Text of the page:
When you’re all done, you can exit just close the File Transfer window as you would close any window on your computer, but you should disconnect from obdurodon before closing the SSH window. You can do this via the Session menu by picking Close Session, you can click the button that looks like a computer with a red line through it, or you can hold down the control key, shift key and type the letter d. After that, you can close the window as usual.


Instructions for Linux users

Open the shell by pressing ctrl + alt + T and browse to the directory where you keep your project files or homework (cd directoryLocation). Alternatively, you can install the Nautilus open-terminal package first by typing: sudo apt-get install nautilus-open-terminal (apt-get is for Ubuntu; other Linux distros may use alternative commands). This will allow you to open a terminal wherever you are by right-clicking and selecting Open in Terminal.

To upload files you have to connect through SFTP. To do that, type the following line, replacing XXXXX with the port number you were given in class: sftp -P XXXXX Type your password when prompted to do so.

If you get an error message, the problem might be related to the default port number the client is listening to. To change it type: sudo gedit /etc/ssh/sshd_config and edit that information. Save it and type sudo restart ssh.

Once you have logged in, use the command line to go to the directory you want to upload files to. If you want to upload your homework, go to: cd public_html. If you want to access your project directory, browse instead to: cd /var/www/html/projectKeyword.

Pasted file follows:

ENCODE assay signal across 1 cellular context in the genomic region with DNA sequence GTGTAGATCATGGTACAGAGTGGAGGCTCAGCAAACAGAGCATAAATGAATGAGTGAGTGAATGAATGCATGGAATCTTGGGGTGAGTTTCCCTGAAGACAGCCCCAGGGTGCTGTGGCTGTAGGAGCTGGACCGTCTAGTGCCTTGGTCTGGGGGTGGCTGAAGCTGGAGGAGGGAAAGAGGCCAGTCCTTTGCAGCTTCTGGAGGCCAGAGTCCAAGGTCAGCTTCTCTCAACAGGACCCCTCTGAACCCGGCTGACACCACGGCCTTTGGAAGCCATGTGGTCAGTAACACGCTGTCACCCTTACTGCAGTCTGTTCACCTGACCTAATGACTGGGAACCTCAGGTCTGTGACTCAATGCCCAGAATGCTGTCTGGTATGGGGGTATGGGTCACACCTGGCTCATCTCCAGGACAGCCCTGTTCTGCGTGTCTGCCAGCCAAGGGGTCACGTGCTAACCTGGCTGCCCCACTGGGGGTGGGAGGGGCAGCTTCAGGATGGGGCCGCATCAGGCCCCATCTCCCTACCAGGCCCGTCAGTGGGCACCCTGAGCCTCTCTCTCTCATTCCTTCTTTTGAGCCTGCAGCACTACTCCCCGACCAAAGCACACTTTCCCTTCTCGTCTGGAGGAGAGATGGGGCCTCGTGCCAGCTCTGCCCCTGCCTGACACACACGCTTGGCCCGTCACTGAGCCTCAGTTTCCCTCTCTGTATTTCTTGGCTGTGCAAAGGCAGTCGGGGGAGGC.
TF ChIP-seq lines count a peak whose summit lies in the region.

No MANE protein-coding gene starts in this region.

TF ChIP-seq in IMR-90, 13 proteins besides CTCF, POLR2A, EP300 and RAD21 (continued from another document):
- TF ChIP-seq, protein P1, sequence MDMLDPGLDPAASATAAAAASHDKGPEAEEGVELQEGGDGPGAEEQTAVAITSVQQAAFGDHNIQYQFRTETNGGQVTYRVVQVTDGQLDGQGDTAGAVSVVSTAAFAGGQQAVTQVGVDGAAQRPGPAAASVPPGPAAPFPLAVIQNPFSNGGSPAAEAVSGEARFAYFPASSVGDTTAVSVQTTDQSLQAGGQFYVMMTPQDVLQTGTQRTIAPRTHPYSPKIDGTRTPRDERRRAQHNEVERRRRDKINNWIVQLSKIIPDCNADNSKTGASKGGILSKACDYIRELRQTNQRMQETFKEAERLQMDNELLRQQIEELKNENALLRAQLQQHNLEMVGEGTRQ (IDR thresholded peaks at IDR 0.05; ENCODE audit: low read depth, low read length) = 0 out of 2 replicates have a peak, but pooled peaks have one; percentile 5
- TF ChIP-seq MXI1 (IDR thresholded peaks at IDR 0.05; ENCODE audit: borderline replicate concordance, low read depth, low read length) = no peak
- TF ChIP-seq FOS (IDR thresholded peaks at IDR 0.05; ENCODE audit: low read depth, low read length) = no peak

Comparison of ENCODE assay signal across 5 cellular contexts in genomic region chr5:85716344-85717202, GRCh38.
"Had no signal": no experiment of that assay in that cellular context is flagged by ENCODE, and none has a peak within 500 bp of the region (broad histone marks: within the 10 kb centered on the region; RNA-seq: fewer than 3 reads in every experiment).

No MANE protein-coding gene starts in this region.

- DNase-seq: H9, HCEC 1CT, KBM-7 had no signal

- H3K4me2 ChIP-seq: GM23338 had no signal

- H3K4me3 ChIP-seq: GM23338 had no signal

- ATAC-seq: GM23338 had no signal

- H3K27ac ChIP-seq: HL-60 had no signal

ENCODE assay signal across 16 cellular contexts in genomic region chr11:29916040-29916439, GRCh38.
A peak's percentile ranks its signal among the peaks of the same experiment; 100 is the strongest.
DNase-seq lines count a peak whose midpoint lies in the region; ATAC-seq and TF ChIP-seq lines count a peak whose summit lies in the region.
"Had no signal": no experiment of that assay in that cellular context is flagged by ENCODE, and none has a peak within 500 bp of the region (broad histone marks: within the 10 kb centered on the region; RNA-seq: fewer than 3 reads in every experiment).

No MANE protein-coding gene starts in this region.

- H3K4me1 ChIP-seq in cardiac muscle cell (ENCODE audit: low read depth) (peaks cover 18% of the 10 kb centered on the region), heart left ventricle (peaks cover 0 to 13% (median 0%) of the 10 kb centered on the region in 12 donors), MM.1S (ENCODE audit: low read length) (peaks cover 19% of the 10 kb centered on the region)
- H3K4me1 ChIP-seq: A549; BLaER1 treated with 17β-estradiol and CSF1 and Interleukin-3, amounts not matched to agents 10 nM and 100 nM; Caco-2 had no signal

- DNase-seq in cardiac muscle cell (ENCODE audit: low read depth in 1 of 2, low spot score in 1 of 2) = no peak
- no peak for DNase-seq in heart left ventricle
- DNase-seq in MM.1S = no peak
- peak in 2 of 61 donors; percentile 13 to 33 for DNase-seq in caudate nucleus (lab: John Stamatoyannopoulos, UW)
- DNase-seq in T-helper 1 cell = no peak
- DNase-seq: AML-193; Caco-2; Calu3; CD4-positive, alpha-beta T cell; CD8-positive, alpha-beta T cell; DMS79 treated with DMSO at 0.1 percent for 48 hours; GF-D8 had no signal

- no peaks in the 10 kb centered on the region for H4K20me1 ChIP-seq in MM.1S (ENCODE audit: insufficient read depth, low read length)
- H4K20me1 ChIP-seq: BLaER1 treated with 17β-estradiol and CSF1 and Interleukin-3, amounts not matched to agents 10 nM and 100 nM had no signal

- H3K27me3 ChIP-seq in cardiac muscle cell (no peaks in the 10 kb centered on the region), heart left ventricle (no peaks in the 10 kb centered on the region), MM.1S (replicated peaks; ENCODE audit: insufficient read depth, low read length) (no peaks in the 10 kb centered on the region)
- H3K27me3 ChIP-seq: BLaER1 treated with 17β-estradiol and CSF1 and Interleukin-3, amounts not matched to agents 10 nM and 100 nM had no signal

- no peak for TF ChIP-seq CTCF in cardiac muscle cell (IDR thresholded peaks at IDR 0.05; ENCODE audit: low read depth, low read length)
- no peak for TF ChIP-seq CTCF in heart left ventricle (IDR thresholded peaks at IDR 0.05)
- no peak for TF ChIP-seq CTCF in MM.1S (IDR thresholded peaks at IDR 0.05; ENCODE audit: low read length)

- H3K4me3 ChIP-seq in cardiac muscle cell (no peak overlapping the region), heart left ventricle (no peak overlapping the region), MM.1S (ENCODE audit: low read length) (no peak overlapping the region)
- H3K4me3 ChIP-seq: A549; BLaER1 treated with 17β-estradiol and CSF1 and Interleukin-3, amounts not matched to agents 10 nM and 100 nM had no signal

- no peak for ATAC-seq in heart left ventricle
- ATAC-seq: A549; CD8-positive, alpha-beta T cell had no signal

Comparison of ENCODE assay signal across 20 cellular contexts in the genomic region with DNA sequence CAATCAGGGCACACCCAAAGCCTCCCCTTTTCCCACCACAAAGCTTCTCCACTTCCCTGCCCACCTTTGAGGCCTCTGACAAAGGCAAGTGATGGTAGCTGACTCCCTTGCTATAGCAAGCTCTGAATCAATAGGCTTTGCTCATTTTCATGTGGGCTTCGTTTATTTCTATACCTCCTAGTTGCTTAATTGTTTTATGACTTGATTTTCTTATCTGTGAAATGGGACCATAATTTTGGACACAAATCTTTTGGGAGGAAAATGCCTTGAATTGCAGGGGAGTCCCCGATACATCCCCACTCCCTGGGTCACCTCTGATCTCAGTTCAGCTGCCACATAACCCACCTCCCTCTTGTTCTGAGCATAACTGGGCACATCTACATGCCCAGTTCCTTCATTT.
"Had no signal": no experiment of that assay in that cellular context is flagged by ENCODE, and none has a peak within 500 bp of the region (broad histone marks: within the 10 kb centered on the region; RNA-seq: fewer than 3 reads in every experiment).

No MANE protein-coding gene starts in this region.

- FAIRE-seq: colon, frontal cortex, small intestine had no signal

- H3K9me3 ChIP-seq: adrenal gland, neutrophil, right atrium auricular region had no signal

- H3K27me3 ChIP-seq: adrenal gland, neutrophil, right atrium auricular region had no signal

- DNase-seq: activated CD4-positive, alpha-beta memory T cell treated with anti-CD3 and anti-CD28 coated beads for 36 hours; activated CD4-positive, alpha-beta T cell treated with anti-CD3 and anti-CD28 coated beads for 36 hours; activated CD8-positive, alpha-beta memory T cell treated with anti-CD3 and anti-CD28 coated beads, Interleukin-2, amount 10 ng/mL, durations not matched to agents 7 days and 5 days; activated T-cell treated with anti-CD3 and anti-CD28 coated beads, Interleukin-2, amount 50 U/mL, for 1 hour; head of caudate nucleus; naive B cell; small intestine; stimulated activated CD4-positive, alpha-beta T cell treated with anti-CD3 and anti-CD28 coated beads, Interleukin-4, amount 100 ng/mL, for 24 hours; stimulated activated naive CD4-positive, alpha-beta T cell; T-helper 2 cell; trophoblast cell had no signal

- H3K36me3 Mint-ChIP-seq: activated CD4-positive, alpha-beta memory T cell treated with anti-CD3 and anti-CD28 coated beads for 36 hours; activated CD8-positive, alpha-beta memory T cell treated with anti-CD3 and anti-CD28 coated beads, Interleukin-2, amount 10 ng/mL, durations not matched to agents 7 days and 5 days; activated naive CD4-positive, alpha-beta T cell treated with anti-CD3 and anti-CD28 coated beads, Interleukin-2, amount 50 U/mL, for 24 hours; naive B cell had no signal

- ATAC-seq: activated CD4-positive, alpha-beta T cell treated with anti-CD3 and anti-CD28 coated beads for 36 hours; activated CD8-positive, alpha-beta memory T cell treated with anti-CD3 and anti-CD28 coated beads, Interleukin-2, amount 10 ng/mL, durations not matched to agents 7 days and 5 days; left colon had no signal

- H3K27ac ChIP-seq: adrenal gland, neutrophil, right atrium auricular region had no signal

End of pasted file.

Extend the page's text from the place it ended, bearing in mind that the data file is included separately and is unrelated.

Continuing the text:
Since we opened the SFTP connection after positioning ourselves in the directory where we keep the files we want to upload, we only need to use the command put followed by the name of the file to upload it (remember that the extension is always part of the file name, so, for example, to upload file.xml you need to type put file.xml, and not just file). If the files you want to upload are in a different location, you’ll need to type a path to reach them. If you don’t know how to do that, ask an instructor, or just close the connection, navigate to the correct location on your system, and open a new connection from there.

In addition to the commands we’ve already used (cd to change directories and put to upload files), the most common ones are ls to list the files inside the current directory and rm followed by the file name to remove them. You can find a more complete list of available commands at

To see the files you have uploaded to your personal subdirectory (that is, the homework you uploaded to your public_html subdirectory) in a browser, visit the URL:

Some actions, such as changing the permissions of a file or removing directories, must be done through SSH instead of SFTP. The command line you need to initiate an SSH connection is: ssh -p XXXXX Notice that in SFTP we need to use an upper-case P to specify the port and in SSH we need to use a lower-case one.

To disconnect at the end of your session, type ctrl + D.